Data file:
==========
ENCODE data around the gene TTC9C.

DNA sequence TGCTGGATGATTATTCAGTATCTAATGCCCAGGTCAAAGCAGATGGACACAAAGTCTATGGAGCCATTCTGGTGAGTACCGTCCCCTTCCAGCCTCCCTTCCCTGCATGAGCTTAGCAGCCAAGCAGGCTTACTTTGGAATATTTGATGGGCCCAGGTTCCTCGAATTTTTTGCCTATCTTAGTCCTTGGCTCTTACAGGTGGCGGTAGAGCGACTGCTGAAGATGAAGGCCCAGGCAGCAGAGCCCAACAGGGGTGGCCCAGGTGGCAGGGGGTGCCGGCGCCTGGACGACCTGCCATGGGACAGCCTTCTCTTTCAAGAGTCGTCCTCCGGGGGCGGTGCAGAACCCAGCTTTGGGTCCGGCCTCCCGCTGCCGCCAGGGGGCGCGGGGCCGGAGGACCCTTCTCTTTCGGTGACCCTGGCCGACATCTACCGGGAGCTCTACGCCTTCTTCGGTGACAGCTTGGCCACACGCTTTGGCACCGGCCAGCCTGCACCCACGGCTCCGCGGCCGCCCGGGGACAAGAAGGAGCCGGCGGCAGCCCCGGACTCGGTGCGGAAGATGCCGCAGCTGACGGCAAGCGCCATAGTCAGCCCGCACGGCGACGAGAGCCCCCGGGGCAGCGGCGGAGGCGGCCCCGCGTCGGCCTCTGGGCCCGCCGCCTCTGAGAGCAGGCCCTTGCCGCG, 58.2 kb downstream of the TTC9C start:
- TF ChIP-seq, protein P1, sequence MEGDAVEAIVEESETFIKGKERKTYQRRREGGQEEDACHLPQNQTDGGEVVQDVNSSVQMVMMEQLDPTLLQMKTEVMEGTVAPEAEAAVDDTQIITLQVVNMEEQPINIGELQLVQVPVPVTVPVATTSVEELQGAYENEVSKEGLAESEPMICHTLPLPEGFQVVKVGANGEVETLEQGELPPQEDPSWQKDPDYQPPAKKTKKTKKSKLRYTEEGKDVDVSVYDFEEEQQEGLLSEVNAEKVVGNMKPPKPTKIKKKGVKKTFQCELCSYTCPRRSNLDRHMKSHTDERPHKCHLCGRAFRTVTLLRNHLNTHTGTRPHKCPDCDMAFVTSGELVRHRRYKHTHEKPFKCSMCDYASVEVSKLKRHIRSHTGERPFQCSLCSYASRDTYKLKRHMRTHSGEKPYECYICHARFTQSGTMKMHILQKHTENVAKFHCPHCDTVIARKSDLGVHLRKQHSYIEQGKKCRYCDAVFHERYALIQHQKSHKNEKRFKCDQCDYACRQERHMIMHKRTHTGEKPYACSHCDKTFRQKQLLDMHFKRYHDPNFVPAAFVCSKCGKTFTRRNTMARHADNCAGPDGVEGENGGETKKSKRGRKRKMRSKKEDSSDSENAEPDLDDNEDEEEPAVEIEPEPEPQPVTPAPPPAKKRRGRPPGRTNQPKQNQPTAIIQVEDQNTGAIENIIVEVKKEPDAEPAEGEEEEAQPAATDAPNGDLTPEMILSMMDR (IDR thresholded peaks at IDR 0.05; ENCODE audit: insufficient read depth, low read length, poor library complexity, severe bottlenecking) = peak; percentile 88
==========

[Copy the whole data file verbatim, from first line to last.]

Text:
ENCODE data around the gene TTC9C.

DNA sequence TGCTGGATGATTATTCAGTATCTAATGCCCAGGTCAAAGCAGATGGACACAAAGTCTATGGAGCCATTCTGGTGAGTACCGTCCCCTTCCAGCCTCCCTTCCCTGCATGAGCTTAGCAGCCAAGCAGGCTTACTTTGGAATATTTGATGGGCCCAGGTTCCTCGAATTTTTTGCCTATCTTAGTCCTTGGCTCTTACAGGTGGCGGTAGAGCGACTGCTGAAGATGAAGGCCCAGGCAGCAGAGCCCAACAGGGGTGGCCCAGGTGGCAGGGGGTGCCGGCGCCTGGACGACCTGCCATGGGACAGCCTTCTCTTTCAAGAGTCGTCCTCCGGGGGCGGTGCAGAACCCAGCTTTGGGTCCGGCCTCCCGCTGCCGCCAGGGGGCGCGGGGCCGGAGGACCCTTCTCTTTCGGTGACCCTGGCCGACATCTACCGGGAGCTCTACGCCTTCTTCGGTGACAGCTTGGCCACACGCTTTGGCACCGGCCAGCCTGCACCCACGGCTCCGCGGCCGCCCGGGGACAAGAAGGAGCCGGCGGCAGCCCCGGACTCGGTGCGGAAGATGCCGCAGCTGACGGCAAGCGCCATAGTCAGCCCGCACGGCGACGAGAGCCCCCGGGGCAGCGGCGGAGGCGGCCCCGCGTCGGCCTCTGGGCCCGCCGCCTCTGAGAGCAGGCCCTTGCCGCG, 58.2 kb downstream of the TTC9C start:
- TF ChIP-seq, protein P1, sequence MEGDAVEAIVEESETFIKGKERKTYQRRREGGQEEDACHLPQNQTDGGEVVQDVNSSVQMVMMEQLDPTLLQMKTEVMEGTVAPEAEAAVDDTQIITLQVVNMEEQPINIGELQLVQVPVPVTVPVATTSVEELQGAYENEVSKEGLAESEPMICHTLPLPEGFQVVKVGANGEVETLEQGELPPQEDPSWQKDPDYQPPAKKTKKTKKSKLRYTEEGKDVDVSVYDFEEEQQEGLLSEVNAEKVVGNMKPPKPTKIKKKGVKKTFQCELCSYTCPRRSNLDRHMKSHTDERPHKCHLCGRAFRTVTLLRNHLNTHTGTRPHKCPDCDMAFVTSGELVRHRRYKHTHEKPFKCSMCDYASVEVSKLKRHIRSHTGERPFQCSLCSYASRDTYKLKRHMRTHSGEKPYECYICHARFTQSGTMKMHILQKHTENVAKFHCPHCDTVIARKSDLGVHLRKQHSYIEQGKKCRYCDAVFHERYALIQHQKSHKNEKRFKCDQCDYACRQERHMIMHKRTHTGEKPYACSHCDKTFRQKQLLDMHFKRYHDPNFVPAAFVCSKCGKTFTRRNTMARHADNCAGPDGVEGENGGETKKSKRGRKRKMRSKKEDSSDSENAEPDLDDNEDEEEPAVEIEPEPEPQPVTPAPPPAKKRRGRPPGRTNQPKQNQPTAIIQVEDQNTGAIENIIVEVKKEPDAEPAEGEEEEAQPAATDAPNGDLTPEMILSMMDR (IDR thresholded peaks at IDR 0.05; ENCODE audit: insufficient read depth, low read length, poor library complexity, severe bottlenecking) = peak; percentile 88